September 2013 Elite Auto Newsletter
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Eddie’s Money: The Story Behind the $27.5-Million Ferrari NART Spyder
August 27, 2013 at 5:49 pm by John Lamm | Photography by John Lamm and Eugene Robertson
Eddie Smith had just $15 in his pocket at the age of 18, when he left the orphanage he’d grown up in and took a bus to Lexington, North Carolina. It was 1937, and Eddie got a job as an usher at the local movie theater, earning $9 a week—$5 of which was dedicated to room and board. Fifteen years later he started National Wholesale, a mail-order service specializing in women’s apparel. Business was good. A decade after that, business was so good that Eddie began buying Ferraris. At this year’s Pebble Beach auctions, his family sold the crown jewel of Eddie’s collection of Ferraris.
Eddie’s first Ferrari was a short-wheelbase 250GT Spyder, which he followed up with a 275 GTB. Then he heard of the 275/GTB-4 NART Spyder. “NART” is short for North American Racing Team, which was devised by Le Mans–winner and U.S. Ferrari distributor Luigi Chinetti to promote sales for the Italian marque. As treasured as they are now, GTBs weren’t hot sellers in their day and Chinetti thought a convertible version would spur on sales. Plans called for a production run of 25, but just 10 were assembled due to a lack of demand. Eddie was the recipient of the eighth NART Spyder in March of 1968 for a price—memories and reports vary—believed to be somewhere between $8000 and $14,500. Around this time, Steve McQueen’s NART Spyder was totaled and the movie star/car guy/cult hero was in the market for another. Chinetti suggested that Eddie pass on the car destined for him to allow McQueen to have it. Eddie kept it.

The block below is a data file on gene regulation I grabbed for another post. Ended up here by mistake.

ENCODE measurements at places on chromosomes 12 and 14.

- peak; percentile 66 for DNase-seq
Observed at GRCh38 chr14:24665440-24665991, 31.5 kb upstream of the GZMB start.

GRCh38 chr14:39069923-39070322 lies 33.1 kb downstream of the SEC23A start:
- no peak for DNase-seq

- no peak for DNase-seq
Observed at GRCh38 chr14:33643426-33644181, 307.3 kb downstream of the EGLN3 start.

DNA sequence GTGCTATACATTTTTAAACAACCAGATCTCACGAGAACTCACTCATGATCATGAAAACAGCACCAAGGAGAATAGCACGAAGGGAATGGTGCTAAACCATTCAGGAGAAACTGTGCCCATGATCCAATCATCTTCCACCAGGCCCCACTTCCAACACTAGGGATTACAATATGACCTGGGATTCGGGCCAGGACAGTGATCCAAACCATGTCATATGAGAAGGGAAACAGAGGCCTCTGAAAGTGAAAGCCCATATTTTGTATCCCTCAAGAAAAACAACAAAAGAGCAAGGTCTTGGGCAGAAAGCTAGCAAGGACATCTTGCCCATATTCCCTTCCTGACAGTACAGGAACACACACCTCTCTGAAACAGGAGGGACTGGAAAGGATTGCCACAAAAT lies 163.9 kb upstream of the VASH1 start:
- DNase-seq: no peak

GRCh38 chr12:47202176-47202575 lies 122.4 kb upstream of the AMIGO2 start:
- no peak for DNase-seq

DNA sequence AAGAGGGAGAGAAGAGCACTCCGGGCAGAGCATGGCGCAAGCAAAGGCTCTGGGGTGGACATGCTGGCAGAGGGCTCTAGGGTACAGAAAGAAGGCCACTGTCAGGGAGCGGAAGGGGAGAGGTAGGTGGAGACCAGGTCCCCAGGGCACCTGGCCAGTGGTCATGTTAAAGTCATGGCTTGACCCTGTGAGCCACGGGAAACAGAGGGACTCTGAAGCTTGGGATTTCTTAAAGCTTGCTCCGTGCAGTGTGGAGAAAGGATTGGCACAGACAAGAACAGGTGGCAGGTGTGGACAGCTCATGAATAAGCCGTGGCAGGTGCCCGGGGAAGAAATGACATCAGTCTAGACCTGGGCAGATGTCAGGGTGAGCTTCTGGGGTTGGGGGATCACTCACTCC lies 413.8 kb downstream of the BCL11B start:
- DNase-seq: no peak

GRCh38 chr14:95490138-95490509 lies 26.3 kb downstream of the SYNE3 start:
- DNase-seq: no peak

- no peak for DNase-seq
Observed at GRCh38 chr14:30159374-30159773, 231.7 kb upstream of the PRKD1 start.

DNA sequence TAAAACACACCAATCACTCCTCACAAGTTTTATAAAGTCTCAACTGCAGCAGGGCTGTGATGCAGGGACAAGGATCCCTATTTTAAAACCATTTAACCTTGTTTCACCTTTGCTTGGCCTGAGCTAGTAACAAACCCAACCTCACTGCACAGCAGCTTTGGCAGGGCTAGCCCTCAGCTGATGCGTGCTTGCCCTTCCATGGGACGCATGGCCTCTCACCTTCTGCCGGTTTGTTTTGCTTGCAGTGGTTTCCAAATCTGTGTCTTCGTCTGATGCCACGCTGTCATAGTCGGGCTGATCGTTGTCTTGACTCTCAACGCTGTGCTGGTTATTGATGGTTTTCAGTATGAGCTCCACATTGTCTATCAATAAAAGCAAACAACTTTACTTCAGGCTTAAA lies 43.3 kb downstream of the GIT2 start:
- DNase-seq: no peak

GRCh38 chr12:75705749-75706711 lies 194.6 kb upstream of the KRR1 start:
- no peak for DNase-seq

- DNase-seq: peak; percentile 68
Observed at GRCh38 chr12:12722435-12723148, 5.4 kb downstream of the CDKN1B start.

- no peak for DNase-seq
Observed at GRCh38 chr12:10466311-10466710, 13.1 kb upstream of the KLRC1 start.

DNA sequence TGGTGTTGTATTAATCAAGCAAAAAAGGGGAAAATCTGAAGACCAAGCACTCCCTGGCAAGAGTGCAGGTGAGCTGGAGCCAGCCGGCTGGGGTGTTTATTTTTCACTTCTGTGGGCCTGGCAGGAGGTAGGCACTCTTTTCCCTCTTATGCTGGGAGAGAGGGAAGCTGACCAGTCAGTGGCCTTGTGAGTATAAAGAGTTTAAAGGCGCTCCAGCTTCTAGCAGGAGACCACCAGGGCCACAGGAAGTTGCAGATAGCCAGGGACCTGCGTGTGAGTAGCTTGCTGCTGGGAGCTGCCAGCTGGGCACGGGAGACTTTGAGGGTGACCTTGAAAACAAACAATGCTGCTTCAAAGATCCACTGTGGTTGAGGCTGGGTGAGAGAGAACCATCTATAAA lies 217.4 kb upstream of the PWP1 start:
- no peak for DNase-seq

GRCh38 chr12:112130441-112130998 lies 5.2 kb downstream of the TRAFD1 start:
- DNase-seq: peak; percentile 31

And he kept it over a number of years, often driving it down to Sebring for the 12 Hours race with his son, Eddie Jr. Dad once swapped seats with Junior on the marathon run and said, “Son, you’re driving too slow; you’re ruining my average.”
There were attempts to buy the NART; Ralph Lauren even flew in to town to drive it once, but a deal never materialized. Eddie once told former Ferrari F1 pilot Phil Hill, “I bought it for the right reasons and kept it for the right reasons. Because I really love it. I feel like it’s a part of me.” Eddie was as proud of that car as he was of the local Lexington barbecue—the southerners among you will understand.
Eddie Smith passed away in 2007 and soon after, Eddie Jr. began to feel that the car, which was kept in a hangar, was “sort of being imprisoned,” so the family put it up for sale at RM’s Pebble Beach auction. Bidding started at $10 million and didn’t stop until Lawrence Stroll, Ferrari collector and owner of the Mont Tremblant circuit, lodged the final bid of $25 million—commission bumped the NART’s total to $27.5 million, a record auction price for a roadgoing automobile.
Maybe the best aspect of this story is the Smith family remembering where Eddie Sr. came from. Eddie Jr. has announced that the proceeds from the $25 million sale price will go to charity. Anyone who knew Eddie Sr. can picture the smile that will have brought to his face.